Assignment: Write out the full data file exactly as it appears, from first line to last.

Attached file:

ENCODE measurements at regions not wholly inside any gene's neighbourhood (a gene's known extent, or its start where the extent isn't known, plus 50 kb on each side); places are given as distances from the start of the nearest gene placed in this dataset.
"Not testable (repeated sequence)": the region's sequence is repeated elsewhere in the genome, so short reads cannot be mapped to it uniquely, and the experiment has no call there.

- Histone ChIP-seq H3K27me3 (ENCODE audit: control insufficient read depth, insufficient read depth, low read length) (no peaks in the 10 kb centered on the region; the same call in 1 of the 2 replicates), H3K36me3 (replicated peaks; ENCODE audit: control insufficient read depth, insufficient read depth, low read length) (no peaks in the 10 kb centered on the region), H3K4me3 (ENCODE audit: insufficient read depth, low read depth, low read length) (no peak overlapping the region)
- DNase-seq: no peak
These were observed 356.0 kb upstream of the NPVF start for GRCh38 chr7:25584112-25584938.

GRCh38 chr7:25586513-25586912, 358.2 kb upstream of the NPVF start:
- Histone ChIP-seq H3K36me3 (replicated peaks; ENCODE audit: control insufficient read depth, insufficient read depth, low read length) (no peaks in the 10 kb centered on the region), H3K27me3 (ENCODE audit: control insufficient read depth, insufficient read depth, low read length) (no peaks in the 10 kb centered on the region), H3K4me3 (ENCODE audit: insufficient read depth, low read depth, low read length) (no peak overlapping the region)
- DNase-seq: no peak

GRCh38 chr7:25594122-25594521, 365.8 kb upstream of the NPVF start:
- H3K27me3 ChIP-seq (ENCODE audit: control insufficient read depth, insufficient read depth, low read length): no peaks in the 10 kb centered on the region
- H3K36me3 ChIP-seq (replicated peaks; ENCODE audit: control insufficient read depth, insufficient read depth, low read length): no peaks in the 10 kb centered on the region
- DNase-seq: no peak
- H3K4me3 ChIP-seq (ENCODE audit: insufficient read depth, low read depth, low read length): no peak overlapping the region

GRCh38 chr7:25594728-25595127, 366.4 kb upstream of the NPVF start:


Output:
ENCODE measurements at regions not wholly inside any gene's neighbourhood (a gene's known extent, or its start where the extent isn't known, plus 50 kb on each side); places are given as distances from the start of the nearest gene placed in this dataset.
"Not testable (repeated sequence)": the region's sequence is repeated elsewhere in the genome, so short reads cannot be mapped to it uniquely, and the experiment has no call there.

- Histone ChIP-seq H3K27me3 (ENCODE audit: control insufficient read depth, insufficient read depth, low read length) (no peaks in the 10 kb centered on the region; the same call in 1 of the 2 replicates), H3K36me3 (replicated peaks; ENCODE audit: control insufficient read depth, insufficient read depth, low read length) (no peaks in the 10 kb centered on the region), H3K4me3 (ENCODE audit: insufficient read depth, low read depth, low read length) (no peak overlapping the region)
- DNase-seq: no peak
These were observed 356.0 kb upstream of the NPVF start for GRCh38 chr7:25584112-25584938.

GRCh38 chr7:25586513-25586912, 358.2 kb upstream of the NPVF start:
- Histone ChIP-seq H3K36me3 (replicated peaks; ENCODE audit: control insufficient read depth, insufficient read depth, low read length) (no peaks in the 10 kb centered on the region), H3K27me3 (ENCODE audit: control insufficient read depth, insufficient read depth, low read length) (no peaks in the 10 kb centered on the region), H3K4me3 (ENCODE audit: insufficient read depth, low read depth, low read length) (no peak overlapping the region)
- DNase-seq: no peak

GRCh38 chr7:25594122-25594521, 365.8 kb upstream of the NPVF start:
- H3K27me3 ChIP-seq (ENCODE audit: control insufficient read depth, insufficient read depth, low read length): no peaks in the 10 kb centered on the region
- H3K36me3 ChIP-seq (replicated peaks; ENCODE audit: control insufficient read depth, insufficient read depth, low read length): no peaks in the 10 kb centered on the region
- DNase-seq: no peak
- H3K4me3 ChIP-seq (ENCODE audit: insufficient read depth, low read depth, low read length): no peak overlapping the region

GRCh38 chr7:25594728-25595127, 366.4 kb upstream of the NPVF start: